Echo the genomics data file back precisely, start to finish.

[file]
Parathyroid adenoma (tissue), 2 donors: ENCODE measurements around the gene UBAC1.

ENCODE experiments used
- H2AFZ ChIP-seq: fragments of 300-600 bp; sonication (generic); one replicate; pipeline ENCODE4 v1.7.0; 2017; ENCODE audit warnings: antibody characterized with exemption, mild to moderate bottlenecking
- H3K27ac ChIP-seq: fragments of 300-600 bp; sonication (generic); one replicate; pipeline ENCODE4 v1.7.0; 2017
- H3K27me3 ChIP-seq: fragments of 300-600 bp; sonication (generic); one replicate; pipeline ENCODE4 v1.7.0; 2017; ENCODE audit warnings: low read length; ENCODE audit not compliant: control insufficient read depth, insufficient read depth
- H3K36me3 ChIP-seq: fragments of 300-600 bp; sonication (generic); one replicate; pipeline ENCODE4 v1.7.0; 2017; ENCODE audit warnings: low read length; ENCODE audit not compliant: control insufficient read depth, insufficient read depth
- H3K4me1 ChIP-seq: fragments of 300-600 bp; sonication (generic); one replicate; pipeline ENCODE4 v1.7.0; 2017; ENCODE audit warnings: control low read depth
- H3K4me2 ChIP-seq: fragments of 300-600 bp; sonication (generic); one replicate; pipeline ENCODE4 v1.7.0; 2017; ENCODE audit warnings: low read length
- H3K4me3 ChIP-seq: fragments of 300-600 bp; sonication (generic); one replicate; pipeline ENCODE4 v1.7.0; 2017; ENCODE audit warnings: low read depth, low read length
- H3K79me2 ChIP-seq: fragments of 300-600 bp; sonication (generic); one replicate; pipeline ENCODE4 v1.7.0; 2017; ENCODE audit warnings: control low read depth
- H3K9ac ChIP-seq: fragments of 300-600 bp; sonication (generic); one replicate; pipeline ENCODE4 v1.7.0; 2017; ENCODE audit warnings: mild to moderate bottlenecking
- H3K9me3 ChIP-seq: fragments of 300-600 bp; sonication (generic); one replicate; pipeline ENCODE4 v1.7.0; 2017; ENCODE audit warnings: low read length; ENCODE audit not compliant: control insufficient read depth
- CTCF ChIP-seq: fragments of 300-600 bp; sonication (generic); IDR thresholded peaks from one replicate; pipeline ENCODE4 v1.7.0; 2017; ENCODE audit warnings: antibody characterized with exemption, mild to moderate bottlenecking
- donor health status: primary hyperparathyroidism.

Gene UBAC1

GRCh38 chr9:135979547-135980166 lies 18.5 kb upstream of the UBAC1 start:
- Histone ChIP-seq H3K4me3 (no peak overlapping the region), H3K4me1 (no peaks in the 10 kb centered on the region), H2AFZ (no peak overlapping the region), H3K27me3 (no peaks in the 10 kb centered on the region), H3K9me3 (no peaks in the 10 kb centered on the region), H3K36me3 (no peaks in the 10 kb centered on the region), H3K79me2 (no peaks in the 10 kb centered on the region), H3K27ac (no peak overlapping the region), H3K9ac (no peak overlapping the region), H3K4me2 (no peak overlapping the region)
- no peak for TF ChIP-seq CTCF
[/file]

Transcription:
Parathyroid adenoma (tissue), 2 donors: ENCODE measurements around the gene UBAC1.

ENCODE experiments used
- H2AFZ ChIP-seq: fragments of 300-600 bp; sonication (generic); one replicate; pipeline ENCODE4 v1.7.0; 2017; ENCODE audit warnings: antibody characterized with exemption, mild to moderate bottlenecking
- H3K27ac ChIP-seq: fragments of 300-600 bp; sonication (generic); one replicate; pipeline ENCODE4 v1.7.0; 2017
- H3K27me3 ChIP-seq: fragments of 300-600 bp; sonication (generic); one replicate; pipeline ENCODE4 v1.7.0; 2017; ENCODE audit warnings: low read length; ENCODE audit not compliant: control insufficient read depth, insufficient read depth
- H3K36me3 ChIP-seq: fragments of 300-600 bp; sonication (generic); one replicate; pipeline ENCODE4 v1.7.0; 2017; ENCODE audit warnings: low read length; ENCODE audit not compliant: control insufficient read depth, insufficient read depth
- H3K4me1 ChIP-seq: fragments of 300-600 bp; sonication (generic); one replicate; pipeline ENCODE4 v1.7.0; 2017; ENCODE audit warnings: control low read depth
- H3K4me2 ChIP-seq: fragments of 300-600 bp; sonication (generic); one replicate; pipeline ENCODE4 v1.7.0; 2017; ENCODE audit warnings: low read length
- H3K4me3 ChIP-seq: fragments of 300-600 bp; sonication (generic); one replicate; pipeline ENCODE4 v1.7.0; 2017; ENCODE audit warnings: low read depth, low read length
- H3K79me2 ChIP-seq: fragments of 300-600 bp; sonication (generic); one replicate; pipeline ENCODE4 v1.7.0; 2017; ENCODE audit warnings: control low read depth
- H3K9ac ChIP-seq: fragments of 300-600 bp; sonication (generic); one replicate; pipeline ENCODE4 v1.7.0; 2017; ENCODE audit warnings: mild to moderate bottlenecking
- H3K9me3 ChIP-seq: fragments of 300-600 bp; sonication (generic); one replicate; pipeline ENCODE4 v1.7.0; 2017; ENCODE audit warnings: low read length; ENCODE audit not compliant: control insufficient read depth
- CTCF ChIP-seq: fragments of 300-600 bp; sonication (generic); IDR thresholded peaks from one replicate; pipeline ENCODE4 v1.7.0; 2017; ENCODE audit warnings: antibody characterized with exemption, mild to moderate bottlenecking
- donor health status: primary hyperparathyroidism.

Gene UBAC1

GRCh38 chr9:135979547-135980166 lies 18.5 kb upstream of the UBAC1 start:
- Histone ChIP-seq H3K4me3 (no peak overlapping the region), H3K4me1 (no peaks in the 10 kb centered on the region), H2AFZ (no peak overlapping the region), H3K27me3 (no peaks in the 10 kb centered on the region), H3K9me3 (no peaks in the 10 kb centered on the region), H3K36me3 (no peaks in the 10 kb centered on the region), H3K79me2 (no peaks in the 10 kb centered on the region), H3K27ac (no peak overlapping the region), H3K9ac (no peak overlapping the region), H3K4me2 (no peak overlapping the region)
- no peak for TF ChIP-seq CTCF